Monday, 27 January, 2014

We are delighted to bring to you a wealth of teaching resources, lesson plans, websites and information on visits from partnering Holocaust and genocide organisations that specialise in the delivery of the topic in the curriculum.  Unless otherwise stated, most resources are aimed at secondary school students.

Please ensure that as an educator, you ensure that all content is appropriate for your students prior to use in lessons.

Websites for students

The Holocaust Explained

The Holocaust Explained website is to help students with their school work, both in school and at home.  It is designed to support the school curriculum. The site has images (pictures, maps, videos, diagrams) to help explain concepts and events. There is text to describe the historical events and ‘reflective learning activities’ to enhance students’ understanding of the issues and concepts. The website is run by the London Jewish Cultural Centre.

Suitable for KS3 / KS4 / KS5

Primary resource / experience

The Holocaust Centre
Situated in Laxton in the North Nottinghamshire countryside, The Holocaust Centre houses two permanent exhibitions on the Holocaust and is set in landscaped memorial gardens.

‘The Journey’ exhibition at The Holocaust Centre is the UK’s first and only primary school exhibition dedicated to teaching younger students about the Holocaust.  Since opening in September 2008, hundreds of students have visited and learnt about the experiences of Jewish children who lived through the Holocaust and survived or who escaped from Nazi Germany before the war began. Through the use of survivor testimony, film, photographs and artefacts, ‘The Journey’ provides a multi-sensory, immersive and interactive experience, aimed at engaging and enthusing younger learners in an exploration of this difficult area of history.

Places to visit and educational materials

Wiener Library, London
The Wiener Library is the world's oldest Holocaust memorial institution, tracing its history back to 1933.  Today the Library continues from strength to strength, acquiring major collections, holding regular lectures and events, providing a focal point for researchers, the media, the public and students both young and old. 

Learning materials (useful for students’ independent research)
Travelling Exhibition (Free to hire to all UK education institutions and community groups)
View current exhibitions and events on at the Wiener Library
If you are a teacher, you can arange a visit for your class

Imperial War Museums
The Holocaust Exhibition at IWM London provides a chronological narrative of the Holocaust drawing upon a unique collection of film, photographs, artefacts and survivor testimonies.  Alongside the exhibition, the learning programme aims to support students and teachers with the aid of audio guide tours for Years 9 to 13, object handling and discussion sessions.  Informal Holocaust learning sessions for families take place throughout the year at IWM London and Holocaust learning sessions also take place at IWM North.

  • Reflections is a multi-disciplinary resource pack containing 34 detailed lesson plans including classroom activities, pre-visit and post-visit material is available through the website.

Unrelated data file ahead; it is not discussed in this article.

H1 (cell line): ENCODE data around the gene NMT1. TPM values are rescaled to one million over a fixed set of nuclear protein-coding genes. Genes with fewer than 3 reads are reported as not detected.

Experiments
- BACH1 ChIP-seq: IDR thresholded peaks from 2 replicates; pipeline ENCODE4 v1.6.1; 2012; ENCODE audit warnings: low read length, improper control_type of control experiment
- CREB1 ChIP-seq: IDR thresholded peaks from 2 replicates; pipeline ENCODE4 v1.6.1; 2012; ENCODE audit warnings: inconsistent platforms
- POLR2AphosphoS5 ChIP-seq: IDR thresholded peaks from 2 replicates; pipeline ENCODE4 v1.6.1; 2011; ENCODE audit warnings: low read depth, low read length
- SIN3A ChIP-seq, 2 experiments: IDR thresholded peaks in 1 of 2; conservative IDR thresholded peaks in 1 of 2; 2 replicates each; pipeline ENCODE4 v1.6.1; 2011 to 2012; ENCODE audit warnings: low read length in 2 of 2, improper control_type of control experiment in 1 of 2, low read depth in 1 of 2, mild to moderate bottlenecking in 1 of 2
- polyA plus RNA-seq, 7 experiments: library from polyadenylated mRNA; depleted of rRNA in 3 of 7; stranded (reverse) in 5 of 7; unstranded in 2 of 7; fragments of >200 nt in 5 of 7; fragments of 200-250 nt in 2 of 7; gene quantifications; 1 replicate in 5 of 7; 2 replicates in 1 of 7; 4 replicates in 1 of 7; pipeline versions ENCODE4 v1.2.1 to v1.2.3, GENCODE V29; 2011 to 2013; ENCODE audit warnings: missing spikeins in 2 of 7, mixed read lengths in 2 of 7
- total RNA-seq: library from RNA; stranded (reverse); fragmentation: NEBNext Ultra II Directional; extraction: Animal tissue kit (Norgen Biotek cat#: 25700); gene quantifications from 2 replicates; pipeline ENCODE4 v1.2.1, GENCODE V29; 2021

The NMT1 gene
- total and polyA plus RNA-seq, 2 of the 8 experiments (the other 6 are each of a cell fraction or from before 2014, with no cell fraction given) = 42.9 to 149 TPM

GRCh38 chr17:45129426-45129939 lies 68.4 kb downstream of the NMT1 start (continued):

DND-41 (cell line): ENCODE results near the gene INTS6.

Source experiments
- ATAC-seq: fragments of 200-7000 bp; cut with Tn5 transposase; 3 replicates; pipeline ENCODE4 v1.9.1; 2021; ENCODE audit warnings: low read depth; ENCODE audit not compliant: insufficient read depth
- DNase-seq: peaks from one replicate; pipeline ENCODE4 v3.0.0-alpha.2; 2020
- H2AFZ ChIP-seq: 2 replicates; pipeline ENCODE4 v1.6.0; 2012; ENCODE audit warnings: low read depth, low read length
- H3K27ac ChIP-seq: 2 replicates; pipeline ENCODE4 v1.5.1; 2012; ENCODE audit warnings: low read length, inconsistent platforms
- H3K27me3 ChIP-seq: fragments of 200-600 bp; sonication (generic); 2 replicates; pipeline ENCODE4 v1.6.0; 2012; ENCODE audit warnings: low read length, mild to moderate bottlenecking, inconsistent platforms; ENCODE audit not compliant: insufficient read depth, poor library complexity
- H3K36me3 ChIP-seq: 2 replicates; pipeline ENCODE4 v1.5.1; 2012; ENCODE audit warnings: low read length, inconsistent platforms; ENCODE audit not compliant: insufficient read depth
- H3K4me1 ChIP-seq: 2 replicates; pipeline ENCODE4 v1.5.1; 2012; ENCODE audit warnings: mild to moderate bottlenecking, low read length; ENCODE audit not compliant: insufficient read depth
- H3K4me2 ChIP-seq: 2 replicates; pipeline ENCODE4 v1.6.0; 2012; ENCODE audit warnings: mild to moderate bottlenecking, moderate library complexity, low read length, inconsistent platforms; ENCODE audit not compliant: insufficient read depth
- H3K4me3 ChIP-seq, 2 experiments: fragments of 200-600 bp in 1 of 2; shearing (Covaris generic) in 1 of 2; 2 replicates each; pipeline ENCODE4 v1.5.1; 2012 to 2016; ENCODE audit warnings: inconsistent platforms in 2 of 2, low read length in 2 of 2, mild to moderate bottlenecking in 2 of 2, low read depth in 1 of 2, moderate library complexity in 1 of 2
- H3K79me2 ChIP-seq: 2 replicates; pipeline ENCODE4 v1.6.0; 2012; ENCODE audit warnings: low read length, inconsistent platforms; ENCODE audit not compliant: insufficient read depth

• A free DVD film resource for schools exploring pre-Second World War Jewish life and culture and the development of anti-semitism before the Holocaust will be launched in autumn 2012.
  • Workshops and seminars for professional organisations, trainee teachers and INSET for primary and secondary school teachers are available by contacting Rachel Donnelly at

The online resource, Their Past Your Future, provides online lesson ideas and resources linked to the Holocaust and themes exploring conflict from the First World War to today.

The Holocaust Centre
As well as being a great resource for primary schools and younger students the Holocaust Centre in Laxton, North Nottinghamshire is a great place to visit for all ages and includes provision for secondary school students as well.  The centre provides facilities for people of all backgrounds to explore the history and implications of the Holocaust.  As well as the permanent exhibition on the Nazi period there is a space for reflection in the memorial rose gardens.

During the school year, the Holocaust Centre dedicates as much time as possible to school visits.  A typical school visit involves:

  • an introductory talk, supported by a short film
  • viewing the Holocaust exhibition
  • visiting the memorial gardens
  • hearing first-hand the experiences of a Holocaust survivor
  • questions and discussion of contemporary issues
  • time for personal reflection and feedback

A visit workbook is provided for students.  This helps them to focus on important aspects of the exhibition and gardens and encourages them to consider the causes of persecution and genocide.

Primary and secondary resources and lesson plans

Anne Frank Trust
The Anne Frank Trust UK draws on the power of Anne Frank’s life and diary to challenge prejudice and reduce hatred, encouraging people to embrace positive attitudes, responsibility and respect for others. They aim to do this through their educational projects, operating across the country in schools, prisons and communities. 

Asociatia Tikvah
Asociatia Tikvah is a not-for-profit Holocaust remembrance and human rights organisation based in Oradea, Romania. 
Their website contains detailed information about the Jewish community in Oradea, testimony from Holocaust survivors and resources for teaching the Holocaust and about Human Rights.

CPD for teachers and lesson plans

IOE's Centre for Holocaust Education
The Institute of Education (IOE) has created the world's first research-informed programme of teacher development in Holocaust education, uniquely responsive to classroom needs.